• We can make sure that behavior born of disappointment, isolation and anger that result from insufficient resources and support for kids in the foster care system does not result in a direct path to the juvenile and criminal justice systems.

As communities, we can take advantage of their resilience, their tenacity and problem solving skills.  And we can make sure that current and former foster care kids’ voices and voices of their peers are heard in places of policymaking.  Their voices were definitely heard Monday night by dozens of decision-makers in attendance who chose to listen.  Michigan’s Children and other partners will make sure that they now use what they’ve learned to act.

more information about the speakers and the listeners:

Oakland Press coverage of the event:

– Michele Corey

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Child Care Realities

This month marked the end of my maternity leave and the start of Lennon’s time in child care.  As a mom whose day job focuses on early childhood public policy issues, I am familiar with the ins and outs of what a high quality child care provider looks like and subsequently, what that means for costs.  As we were shopping around for child care providers; I, of course, was asking about Great Start to Quality ratings, curriculum, whether programs utilized a lower teacher-to-baby ratio than required by state licensing, and other questions that a typical parent searching for child care might not think to ask.  Lennon now spends a couple days a week in a NAEYC accredited, five-star rated program that we all love.  And our monthly finances have taken a significant hit to reflect that.

I say this because at the same time that Lennon was embarking on his child care experiences, Governor Snyder made some recommendations to strengthen Michigan’s public child care subsidy system – the Child Development and Care (CDC) program – in his budget presentation early this month.  One of his recommendations is to provide tiered reimbursement rates such that higher quality child care providers would receive a higher rate.  In theory, this is a step in the right direction since higher quality care is more expensive.  However, if you take a step back and look at the CDC program, you’ll see that this is a positive recommendation built upon a very weak structure.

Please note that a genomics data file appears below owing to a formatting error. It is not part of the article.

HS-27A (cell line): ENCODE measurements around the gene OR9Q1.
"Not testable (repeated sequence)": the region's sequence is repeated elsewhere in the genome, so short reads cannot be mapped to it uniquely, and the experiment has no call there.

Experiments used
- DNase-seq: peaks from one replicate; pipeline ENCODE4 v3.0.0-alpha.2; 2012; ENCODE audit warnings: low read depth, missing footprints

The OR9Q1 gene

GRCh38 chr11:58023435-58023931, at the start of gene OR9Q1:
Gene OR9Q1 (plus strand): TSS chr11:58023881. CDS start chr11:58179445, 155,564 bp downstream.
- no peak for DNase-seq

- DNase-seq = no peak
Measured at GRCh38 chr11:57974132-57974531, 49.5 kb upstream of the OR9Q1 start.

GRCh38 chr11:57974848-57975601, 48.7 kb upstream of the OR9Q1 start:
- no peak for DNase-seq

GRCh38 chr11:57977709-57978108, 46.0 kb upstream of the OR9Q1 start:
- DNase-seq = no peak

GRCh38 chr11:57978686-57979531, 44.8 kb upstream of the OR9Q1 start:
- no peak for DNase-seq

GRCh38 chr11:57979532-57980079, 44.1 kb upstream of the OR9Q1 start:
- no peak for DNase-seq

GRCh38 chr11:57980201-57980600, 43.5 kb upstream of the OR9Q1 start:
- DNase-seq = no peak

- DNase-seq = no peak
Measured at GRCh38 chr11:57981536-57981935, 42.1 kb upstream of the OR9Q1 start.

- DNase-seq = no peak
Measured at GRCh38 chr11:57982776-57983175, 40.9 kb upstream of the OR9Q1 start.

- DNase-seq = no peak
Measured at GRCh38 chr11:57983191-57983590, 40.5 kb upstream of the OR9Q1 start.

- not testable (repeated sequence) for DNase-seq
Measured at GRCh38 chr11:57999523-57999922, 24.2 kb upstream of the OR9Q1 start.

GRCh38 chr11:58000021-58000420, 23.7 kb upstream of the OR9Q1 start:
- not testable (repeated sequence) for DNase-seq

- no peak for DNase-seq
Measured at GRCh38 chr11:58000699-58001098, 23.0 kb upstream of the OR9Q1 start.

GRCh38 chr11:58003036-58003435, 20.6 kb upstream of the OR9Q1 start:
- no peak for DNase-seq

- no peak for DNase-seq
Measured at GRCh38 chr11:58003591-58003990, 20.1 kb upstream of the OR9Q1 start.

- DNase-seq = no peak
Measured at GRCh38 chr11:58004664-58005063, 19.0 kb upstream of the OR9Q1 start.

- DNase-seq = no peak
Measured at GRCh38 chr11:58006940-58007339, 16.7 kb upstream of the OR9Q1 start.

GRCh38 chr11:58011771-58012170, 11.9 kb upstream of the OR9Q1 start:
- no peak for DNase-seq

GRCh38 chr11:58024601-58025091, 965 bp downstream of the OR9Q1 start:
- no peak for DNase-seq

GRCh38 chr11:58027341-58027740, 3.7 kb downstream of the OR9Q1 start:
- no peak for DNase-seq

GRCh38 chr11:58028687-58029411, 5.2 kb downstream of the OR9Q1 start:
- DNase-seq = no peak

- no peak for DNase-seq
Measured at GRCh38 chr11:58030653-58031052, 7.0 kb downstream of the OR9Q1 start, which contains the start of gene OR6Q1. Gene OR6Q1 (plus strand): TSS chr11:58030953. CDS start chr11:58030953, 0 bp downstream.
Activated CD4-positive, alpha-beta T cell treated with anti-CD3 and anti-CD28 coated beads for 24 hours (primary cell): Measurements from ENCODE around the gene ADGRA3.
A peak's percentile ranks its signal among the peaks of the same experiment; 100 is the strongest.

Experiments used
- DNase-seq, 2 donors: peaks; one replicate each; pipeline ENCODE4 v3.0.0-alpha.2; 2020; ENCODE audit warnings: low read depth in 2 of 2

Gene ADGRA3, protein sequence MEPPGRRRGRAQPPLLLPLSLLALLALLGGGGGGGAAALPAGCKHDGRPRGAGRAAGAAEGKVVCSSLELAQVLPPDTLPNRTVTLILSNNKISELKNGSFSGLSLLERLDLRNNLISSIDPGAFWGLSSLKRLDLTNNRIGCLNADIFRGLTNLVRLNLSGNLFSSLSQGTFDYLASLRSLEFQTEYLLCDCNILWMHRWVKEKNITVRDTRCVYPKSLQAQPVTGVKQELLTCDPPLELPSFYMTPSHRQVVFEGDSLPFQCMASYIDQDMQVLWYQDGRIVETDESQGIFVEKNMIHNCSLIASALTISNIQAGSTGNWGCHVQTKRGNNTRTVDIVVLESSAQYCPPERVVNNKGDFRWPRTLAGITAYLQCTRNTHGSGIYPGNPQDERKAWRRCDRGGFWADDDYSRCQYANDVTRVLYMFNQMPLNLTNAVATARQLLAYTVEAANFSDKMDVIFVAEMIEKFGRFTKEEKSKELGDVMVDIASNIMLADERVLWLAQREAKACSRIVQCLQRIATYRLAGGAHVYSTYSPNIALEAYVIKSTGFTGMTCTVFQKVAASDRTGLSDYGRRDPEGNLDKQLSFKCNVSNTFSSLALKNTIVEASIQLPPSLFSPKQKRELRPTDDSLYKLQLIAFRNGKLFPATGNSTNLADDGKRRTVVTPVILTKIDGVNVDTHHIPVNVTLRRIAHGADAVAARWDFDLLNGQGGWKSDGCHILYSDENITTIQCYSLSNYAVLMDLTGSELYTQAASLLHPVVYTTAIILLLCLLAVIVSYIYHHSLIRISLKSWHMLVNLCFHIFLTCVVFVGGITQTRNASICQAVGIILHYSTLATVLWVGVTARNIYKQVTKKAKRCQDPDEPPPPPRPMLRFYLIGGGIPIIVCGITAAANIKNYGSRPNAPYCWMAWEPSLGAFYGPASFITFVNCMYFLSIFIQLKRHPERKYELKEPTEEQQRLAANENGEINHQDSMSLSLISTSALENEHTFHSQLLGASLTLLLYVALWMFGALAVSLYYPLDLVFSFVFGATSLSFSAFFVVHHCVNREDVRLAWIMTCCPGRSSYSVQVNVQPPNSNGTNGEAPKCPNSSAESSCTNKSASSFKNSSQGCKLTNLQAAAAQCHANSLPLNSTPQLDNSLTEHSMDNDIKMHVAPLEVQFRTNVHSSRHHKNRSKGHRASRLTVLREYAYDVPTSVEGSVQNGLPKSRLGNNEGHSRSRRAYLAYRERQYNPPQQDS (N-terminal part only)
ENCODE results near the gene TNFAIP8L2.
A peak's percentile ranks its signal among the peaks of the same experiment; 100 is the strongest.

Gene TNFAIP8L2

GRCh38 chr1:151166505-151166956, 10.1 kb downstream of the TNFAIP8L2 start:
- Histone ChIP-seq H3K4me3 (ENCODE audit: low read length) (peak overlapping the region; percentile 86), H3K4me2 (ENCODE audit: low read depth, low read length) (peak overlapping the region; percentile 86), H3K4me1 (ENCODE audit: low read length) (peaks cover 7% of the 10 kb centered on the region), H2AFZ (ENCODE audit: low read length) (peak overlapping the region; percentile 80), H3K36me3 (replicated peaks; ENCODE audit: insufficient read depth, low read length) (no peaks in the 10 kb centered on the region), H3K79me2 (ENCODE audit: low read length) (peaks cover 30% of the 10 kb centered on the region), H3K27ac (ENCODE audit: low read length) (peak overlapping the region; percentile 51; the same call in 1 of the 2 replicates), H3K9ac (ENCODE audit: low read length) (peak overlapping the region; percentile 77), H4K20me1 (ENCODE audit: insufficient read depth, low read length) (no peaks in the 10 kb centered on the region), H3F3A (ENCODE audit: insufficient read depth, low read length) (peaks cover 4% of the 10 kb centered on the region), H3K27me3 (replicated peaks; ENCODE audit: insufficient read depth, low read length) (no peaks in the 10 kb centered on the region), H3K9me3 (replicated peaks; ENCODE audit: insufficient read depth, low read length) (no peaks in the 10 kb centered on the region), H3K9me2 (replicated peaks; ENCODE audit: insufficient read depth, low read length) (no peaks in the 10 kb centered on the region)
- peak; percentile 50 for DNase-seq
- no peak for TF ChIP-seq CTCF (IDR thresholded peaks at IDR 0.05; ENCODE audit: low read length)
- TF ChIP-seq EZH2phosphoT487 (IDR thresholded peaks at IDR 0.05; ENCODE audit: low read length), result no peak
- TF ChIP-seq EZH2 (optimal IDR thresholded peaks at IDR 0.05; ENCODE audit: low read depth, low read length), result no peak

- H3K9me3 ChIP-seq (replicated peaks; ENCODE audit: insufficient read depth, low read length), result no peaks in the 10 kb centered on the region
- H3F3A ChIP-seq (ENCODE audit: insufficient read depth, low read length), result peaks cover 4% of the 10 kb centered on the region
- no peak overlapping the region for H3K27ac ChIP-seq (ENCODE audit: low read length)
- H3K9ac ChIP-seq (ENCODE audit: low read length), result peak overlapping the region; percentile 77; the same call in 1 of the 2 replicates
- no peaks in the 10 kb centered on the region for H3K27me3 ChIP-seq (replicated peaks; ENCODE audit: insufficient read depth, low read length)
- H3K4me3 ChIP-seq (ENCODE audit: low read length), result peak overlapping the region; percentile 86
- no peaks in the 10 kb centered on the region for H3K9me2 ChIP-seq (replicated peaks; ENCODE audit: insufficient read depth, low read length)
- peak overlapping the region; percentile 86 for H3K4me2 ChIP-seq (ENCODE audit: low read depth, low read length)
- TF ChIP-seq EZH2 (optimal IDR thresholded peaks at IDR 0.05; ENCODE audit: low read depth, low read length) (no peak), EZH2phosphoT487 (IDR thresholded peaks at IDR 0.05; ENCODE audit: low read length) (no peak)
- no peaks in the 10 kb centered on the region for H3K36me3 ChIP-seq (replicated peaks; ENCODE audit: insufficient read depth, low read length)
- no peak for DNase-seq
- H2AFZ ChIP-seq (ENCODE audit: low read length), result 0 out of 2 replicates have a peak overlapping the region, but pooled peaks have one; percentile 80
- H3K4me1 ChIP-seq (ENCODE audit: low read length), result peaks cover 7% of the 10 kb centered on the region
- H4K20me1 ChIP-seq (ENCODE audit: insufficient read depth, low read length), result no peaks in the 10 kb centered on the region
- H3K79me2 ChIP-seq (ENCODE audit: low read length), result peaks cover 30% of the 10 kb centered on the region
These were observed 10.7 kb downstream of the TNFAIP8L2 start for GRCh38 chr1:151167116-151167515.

For Lennon’s child care, we pay a monthly fee for his spot at the center.  In fact, his child care center doesn’t even accept payment on an hourly, daily, or weekly rate because they know that they need to rely on a certain amount of revenue each month to maintain the operations of their quality program.  For families who rely on the state’s child care subsidy, providers are reimbursed on an hourly rate.  Clearly this makes it extremely challenging for child care providers to support their businesses if they have to depend on on a less reliable hourly payment based on attendance.

Additionally, Michigan’s reimbursement rates are pitifully low, making it impossible for a low-income family who relies on the child care subsidy to afford a high quality program.  The current rate for an infant to attend a 5-star rated program in a child care center is $3.75 an hour.  Governor Snyder is proposing to increase that rate to $4.00 an hour for 3-star rated programs, $4.25 an hour for 4-star rated programs, and $4.50 an hour for 5-star rated programs.  Finding a high quality child care provider willing to accept $4.50 an hour to care for an infant is pretty much impossible.  For the very low-income families who are eligible for the CDC program, paying the difference between the subsidy and the true cost of care would be extremely challenging if not impossible.

What does this mean?  While tiered reimbursement is a positive step, Michigan must also restructure its payment system to better support parents and providers.  Not only do we need to address our hourly reimbursement system, but we also need to take a closer look at the reimbursement rates and what the marketplace demands.

Another one of Governor Snyder’s recommended changes to the CDC program is to increase the number of reimbursable hours from 80 to 90 hours in a two-week period.  This is a step in the right direction but continues to fall short.  At Lennon’s child care center – understanding that most full-time individuals work at least 8.5 hours a day once you factor in a lunch break, and that parents need time to travel to and from their workplace to the center – they allow parents to leave their children in care for up to 9.5 hours each day.  At that rate, we could access 95 hours of child care in a two-week period.  If I had to work multiple jobs to support my family, I would clearly need more hours of child care.  So while the Governor’s recommendation moves the state towards better supporting full-time working parents, it continues to fall short of the realities of what parents need.  Michigan should look to what many states have done and have no cap on the maximum number of subsidized child care hours that our state’s lowest-income working families can access.